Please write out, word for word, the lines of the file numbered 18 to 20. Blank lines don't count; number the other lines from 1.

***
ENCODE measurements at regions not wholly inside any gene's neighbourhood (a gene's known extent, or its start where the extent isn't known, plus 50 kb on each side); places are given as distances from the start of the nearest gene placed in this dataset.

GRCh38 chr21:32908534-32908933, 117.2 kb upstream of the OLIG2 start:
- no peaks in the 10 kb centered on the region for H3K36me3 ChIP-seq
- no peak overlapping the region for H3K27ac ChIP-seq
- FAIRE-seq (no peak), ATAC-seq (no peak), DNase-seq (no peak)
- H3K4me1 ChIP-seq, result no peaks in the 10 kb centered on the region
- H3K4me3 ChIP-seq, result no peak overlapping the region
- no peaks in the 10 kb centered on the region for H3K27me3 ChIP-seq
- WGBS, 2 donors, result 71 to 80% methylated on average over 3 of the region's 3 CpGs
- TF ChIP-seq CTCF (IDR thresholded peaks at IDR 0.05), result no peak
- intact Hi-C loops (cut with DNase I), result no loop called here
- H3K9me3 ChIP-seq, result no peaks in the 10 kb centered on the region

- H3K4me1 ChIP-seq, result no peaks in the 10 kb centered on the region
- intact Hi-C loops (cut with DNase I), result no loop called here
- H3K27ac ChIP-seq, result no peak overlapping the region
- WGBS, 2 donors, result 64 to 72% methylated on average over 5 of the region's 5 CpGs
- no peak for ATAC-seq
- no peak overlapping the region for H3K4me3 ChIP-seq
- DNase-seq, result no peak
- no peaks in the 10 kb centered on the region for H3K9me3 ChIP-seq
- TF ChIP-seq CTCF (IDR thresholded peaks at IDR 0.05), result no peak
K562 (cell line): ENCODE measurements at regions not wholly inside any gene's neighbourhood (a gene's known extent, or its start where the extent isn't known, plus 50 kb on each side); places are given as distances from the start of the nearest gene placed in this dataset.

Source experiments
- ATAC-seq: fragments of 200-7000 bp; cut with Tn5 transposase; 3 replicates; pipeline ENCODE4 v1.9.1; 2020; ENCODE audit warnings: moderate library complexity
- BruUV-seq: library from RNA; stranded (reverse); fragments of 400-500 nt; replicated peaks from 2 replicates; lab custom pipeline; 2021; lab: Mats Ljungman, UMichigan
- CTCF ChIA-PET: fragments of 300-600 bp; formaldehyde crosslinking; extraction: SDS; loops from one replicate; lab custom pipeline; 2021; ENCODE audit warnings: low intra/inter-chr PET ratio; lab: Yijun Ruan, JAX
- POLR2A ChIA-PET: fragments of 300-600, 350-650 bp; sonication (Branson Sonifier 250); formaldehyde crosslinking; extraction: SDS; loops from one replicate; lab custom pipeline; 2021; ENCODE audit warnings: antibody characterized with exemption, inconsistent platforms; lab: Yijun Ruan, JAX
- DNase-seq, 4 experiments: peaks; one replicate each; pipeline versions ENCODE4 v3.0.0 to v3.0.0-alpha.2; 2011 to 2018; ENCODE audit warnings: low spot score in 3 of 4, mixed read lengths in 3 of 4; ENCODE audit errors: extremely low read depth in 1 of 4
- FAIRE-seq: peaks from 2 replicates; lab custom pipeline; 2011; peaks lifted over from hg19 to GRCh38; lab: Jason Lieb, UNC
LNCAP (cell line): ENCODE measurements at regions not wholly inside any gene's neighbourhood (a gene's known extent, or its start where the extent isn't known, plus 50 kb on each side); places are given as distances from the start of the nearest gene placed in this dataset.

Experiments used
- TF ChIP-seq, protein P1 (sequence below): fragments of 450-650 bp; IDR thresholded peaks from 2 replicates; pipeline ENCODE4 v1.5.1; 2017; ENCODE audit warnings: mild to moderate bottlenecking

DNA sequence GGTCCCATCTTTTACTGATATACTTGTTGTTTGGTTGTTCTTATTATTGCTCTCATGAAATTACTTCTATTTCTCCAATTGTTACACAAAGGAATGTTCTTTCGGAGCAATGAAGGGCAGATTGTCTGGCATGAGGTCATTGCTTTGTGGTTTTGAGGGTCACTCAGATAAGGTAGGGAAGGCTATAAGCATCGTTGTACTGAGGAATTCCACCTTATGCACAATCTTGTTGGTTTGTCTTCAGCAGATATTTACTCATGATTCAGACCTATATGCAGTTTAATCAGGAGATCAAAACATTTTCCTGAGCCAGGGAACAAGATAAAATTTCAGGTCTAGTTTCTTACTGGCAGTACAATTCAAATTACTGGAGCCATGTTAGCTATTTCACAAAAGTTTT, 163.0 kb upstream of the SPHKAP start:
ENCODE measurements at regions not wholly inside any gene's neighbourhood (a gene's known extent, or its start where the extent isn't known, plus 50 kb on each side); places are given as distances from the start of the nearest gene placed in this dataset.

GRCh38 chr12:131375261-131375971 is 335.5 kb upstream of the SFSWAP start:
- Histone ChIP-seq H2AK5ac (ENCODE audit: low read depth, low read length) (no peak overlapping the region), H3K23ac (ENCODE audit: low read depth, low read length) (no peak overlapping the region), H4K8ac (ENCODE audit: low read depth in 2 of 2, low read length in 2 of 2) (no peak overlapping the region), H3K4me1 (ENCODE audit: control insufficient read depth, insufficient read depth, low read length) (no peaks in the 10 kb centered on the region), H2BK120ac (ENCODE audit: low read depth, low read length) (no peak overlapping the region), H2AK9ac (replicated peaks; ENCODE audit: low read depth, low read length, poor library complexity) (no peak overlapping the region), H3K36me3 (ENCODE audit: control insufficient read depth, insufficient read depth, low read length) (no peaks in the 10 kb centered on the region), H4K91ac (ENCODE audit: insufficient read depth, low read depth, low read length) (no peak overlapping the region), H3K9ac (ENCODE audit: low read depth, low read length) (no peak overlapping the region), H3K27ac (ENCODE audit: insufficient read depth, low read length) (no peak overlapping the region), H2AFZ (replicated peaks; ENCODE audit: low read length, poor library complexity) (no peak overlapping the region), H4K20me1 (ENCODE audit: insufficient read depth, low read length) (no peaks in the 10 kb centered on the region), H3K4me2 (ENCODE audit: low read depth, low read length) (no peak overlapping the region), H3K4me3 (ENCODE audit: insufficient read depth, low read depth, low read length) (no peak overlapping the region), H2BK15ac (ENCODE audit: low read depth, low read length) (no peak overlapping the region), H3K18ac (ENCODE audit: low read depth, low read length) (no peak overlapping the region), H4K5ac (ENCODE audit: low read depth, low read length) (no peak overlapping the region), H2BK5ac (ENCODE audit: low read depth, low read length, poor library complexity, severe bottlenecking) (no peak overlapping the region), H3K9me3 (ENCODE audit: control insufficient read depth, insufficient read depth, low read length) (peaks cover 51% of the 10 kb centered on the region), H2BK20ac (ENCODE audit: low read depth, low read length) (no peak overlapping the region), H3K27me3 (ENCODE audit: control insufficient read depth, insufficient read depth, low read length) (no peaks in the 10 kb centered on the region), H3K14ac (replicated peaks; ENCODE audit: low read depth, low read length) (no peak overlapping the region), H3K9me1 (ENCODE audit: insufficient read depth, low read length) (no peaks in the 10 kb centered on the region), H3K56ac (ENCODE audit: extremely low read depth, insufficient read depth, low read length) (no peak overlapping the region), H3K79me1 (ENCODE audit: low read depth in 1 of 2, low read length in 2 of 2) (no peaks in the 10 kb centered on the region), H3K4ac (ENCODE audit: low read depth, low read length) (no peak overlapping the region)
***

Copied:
- no peak overlapping the region for H3K4me3 ChIP-seq
- DNase-seq, result no peak
- no peaks in the 10 kb centered on the region for H3K9me3 ChIP-seq